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If You Want to Get Stronger, Routine Is the Enemy

HealthIf You Want to Get Stronger, Routine Is the Enemy


When Bryan Mann talks about weight lifting, he often tells the story of Milo of Croton, a Greek wrestler who lived 2,500 years ago.

Legend has it that Milo started his yearly training by buying a newborn calf. Every day, he hoisted the calf onto his shoulders and carried it up the stadium steps. As the calf grew, Milo became stronger, until he was carrying around a full-size ox.

While most people can’t carry livestock around their cul-de-sac, the formula for getting stronger today hasn’t changed, said Dr. Mann, a clinical associate professor of kinesiology at Texas A&M University. The core of every strength training program is a concept called progressive overload, in which you gradually increase either the weight, repetitions, difficulty, intensity or some combination.

Strength training, especially as you age, improves cardiovascular health, blood pressure and bone density and reduces the risk of lower back pain. But none of that happens without progressive overload.

“It doesn’t matter if you’re a 10-year-old on a soccer team, a 30-year-old interested in general fitness or a 70-year-old trying to reduce the risk of falling — some type of overload is needed,” Avery Faigenbaum, a professor of health and exercise science at the College of New Jersey, said.

Overload doesn’t mean you have to clean and jerk 200 pounds, however. It doesn’t even require lifting heavier weights. You can challenge your muscles by doing a more difficult movement — lunges instead of squats — or doing it faster.

Going into your garage and lifting the same dumbbells the same number of times for weeks on end will lead to a workout plateau where you stop building additional muscle mass. Muscles grow when challenged, causing microscopic tears in the fibers that the body repairs with stronger muscles.

That said, if you are creative, you can get stronger with a pair of dumbbells or even no weights at all, said Elizabeth Wipff, a strength training coach who specializes in working with women over age 50.

“You can progress from chair squats, without holding onto anything, to squats holding onto a heavy object,” Ms. Wipff said, such as a backpack filled with books.

Or, start by doing push-ups against a wall or a counter, and gradually make the movement more difficult by placing your hands lower so you’re supporting more of your body’s weight. Studies suggest that you can build strength with exercise bands, though Ms. Wipff doesn’t recommend them, because it’s hard to precisely increase the weight and the elastic wears out over time.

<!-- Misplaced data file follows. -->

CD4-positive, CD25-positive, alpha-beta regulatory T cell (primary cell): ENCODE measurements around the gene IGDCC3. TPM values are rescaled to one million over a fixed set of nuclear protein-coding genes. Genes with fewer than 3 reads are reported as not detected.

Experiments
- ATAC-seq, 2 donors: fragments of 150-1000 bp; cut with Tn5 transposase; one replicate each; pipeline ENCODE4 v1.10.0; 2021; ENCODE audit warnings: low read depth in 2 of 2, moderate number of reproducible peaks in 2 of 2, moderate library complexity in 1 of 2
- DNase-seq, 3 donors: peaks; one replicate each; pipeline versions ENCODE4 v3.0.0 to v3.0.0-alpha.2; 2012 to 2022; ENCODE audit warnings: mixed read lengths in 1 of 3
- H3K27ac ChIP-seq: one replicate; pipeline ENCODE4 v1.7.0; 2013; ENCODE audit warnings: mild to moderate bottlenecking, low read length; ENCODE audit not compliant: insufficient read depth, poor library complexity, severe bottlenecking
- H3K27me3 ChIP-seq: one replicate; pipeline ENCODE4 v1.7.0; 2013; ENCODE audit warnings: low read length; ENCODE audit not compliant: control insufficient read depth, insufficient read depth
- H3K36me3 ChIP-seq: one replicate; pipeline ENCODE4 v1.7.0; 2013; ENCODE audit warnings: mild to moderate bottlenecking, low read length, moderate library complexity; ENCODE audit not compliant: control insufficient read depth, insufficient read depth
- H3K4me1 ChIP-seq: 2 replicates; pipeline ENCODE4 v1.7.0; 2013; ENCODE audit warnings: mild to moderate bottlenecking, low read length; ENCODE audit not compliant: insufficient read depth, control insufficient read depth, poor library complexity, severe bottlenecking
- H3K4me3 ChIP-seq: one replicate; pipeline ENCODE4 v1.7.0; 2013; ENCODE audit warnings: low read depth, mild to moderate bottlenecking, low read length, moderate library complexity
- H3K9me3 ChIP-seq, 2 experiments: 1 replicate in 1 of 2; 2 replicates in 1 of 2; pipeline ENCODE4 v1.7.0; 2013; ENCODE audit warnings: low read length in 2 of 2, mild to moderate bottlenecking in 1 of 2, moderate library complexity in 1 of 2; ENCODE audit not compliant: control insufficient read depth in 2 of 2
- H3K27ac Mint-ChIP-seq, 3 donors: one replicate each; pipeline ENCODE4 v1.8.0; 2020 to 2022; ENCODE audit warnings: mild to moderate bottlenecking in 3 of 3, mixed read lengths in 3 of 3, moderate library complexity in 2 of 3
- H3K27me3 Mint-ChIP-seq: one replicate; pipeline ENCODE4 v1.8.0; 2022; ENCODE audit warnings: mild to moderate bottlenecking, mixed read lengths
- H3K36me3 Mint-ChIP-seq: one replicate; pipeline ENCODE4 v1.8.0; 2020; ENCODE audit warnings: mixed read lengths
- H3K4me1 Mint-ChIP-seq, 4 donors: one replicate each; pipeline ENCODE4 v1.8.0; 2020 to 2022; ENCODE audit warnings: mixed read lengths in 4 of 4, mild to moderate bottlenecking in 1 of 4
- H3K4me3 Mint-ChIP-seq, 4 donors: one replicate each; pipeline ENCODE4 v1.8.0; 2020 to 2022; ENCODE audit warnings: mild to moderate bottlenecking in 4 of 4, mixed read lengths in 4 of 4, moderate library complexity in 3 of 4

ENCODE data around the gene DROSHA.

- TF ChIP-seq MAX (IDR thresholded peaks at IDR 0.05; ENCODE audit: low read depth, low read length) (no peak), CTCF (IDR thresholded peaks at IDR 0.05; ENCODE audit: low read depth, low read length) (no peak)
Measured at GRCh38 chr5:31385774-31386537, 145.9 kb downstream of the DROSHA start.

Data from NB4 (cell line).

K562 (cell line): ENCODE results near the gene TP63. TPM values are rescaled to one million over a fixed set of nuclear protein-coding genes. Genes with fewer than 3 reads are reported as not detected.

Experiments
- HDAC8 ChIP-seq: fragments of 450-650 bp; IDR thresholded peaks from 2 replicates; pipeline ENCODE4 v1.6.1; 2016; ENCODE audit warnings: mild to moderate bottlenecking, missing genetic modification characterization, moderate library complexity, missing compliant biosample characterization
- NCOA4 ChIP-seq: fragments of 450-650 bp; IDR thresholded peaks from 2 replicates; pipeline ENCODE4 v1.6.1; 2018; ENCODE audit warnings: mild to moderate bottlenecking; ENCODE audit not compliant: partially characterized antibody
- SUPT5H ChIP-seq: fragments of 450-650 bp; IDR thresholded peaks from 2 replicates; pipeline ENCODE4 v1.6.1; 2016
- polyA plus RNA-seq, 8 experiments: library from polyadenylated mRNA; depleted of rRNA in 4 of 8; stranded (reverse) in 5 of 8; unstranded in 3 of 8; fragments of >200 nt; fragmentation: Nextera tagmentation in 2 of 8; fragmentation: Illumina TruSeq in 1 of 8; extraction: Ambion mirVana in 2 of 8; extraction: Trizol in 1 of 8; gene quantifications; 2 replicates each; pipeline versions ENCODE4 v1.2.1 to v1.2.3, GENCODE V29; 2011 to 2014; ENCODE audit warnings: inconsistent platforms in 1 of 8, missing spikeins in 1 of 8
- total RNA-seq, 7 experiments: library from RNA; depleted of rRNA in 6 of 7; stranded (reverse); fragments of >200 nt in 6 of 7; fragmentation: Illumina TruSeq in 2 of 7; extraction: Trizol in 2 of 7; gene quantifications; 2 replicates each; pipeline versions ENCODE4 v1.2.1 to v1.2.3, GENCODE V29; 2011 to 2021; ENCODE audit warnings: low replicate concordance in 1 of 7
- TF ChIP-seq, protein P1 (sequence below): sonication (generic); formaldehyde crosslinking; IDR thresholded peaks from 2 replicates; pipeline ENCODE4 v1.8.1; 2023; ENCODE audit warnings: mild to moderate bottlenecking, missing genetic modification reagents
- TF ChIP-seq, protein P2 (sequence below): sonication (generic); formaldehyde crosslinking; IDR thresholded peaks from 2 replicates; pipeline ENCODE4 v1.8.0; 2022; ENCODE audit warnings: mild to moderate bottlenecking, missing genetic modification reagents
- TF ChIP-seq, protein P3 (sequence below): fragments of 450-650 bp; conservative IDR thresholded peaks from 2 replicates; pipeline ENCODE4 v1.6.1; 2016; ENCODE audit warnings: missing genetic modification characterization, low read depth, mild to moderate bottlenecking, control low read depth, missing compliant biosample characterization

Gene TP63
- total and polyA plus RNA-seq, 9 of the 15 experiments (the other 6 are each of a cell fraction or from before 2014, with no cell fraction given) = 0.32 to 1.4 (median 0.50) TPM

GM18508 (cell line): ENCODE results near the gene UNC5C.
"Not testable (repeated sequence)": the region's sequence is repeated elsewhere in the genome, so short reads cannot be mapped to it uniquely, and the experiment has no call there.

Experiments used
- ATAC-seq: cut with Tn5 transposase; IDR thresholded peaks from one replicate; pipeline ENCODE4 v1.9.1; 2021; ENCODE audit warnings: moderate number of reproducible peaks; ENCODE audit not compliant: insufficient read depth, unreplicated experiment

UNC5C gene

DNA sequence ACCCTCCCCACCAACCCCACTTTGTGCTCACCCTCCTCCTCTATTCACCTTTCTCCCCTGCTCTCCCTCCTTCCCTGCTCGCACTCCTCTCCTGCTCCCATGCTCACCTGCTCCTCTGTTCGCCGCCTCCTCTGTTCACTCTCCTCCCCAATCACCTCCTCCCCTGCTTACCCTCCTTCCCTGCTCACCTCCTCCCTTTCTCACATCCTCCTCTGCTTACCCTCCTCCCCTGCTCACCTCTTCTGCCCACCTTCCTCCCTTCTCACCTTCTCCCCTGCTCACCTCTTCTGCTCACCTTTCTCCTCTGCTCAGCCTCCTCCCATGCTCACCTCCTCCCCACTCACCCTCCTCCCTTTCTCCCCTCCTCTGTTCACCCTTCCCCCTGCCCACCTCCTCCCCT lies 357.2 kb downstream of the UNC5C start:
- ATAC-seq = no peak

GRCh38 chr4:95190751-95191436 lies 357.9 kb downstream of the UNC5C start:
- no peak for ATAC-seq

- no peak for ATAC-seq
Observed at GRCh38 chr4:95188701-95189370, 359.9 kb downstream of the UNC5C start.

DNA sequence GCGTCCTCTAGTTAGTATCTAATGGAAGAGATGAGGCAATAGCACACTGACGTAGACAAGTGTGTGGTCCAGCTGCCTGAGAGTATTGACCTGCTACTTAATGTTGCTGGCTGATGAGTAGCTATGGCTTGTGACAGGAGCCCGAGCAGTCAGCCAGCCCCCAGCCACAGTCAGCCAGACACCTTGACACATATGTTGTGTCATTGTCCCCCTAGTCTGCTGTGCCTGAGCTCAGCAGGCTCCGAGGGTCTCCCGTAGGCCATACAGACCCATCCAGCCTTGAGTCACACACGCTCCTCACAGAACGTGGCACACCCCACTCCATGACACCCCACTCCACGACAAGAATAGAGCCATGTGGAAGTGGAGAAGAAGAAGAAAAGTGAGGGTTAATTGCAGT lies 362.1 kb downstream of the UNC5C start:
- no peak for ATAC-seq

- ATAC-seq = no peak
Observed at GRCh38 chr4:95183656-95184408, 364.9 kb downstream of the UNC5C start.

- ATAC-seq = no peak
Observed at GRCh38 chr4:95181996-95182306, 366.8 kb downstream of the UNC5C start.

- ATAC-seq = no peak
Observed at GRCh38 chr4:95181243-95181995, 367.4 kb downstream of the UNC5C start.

If you already have a strength routine and have been lifting the same weight for months, the simplest change is to add a little more weight. Not sure how hard you should be working? For beginners, Dr. Mann said, stop about two repetitions from failure (or what feels like a 7.5 out of 10) in order to maintain good form. And pick a weight that you can lift for about 10 repetitions.

If you don’t feel like adding more weight, try a more difficult variation, like switching from a chin-up to a pull-up. The exact movements or pounds aren’t as important as the slow increase in difficulty.

Lastly, base your workout on how you feel that day, Dr. Mann said, not on past performance. If you’re feeling worn out or stressed, it’s OK to dial back the weight.

For those looking to build muscle, here is a simple 12-week workout cycle to try with dumbbells or a barbell:

Start by lifting twice a week and increase to three or four times a week, if your body feels strong and you want more rapid progress. Write down your weights and reps as you progress.

Pick three different movements total, such as lunges, squats, bench press or shoulder press. You can do the exercises all on one day, or split them up between days. Build in rest days for your muscles to recover.

Three sets of 12 to 15 reps: For the first two weeks, use a weight that feels easy and work on your form. If you’re unsure of the correct form or worried about injury, book a session with a trainer for guidance. For the second two weeks, add a small amount of weight, about 5 percent, to each lift. This may be too easy if you started out with a relatively light weight, so increase more than that if you want a greater challenge.

Three sets of 8 to 12 reps: Start with a weight that’s 5 to 10 percent more than what you ended with the previous week. You’ll notice you can add more weight for exercises that use the biggest muscles in your body, such as a squat, as opposed to movement that uses a smaller muscle, like a bicep curl.

Increase the weight by 5 to 10 percent every week, as long as you can maintain good form.

Three sets of 5 to 8 reps: This is where it should start to get tough. You’ve been building your muscles for eight weeks, so now it’s time to challenge yourself. Find a weight where your last repetition feels difficult.

Increase the weight by 2.5 percent to 5 percent every week, maintaining good form.

Next, take a week off, either lifting very light weights or taking a complete break from weight lifting. Then you can start the program over again, either with new exercises or the same — but with heavier weights.

Hilary Achauer is a freelance writer covering health and fitness.



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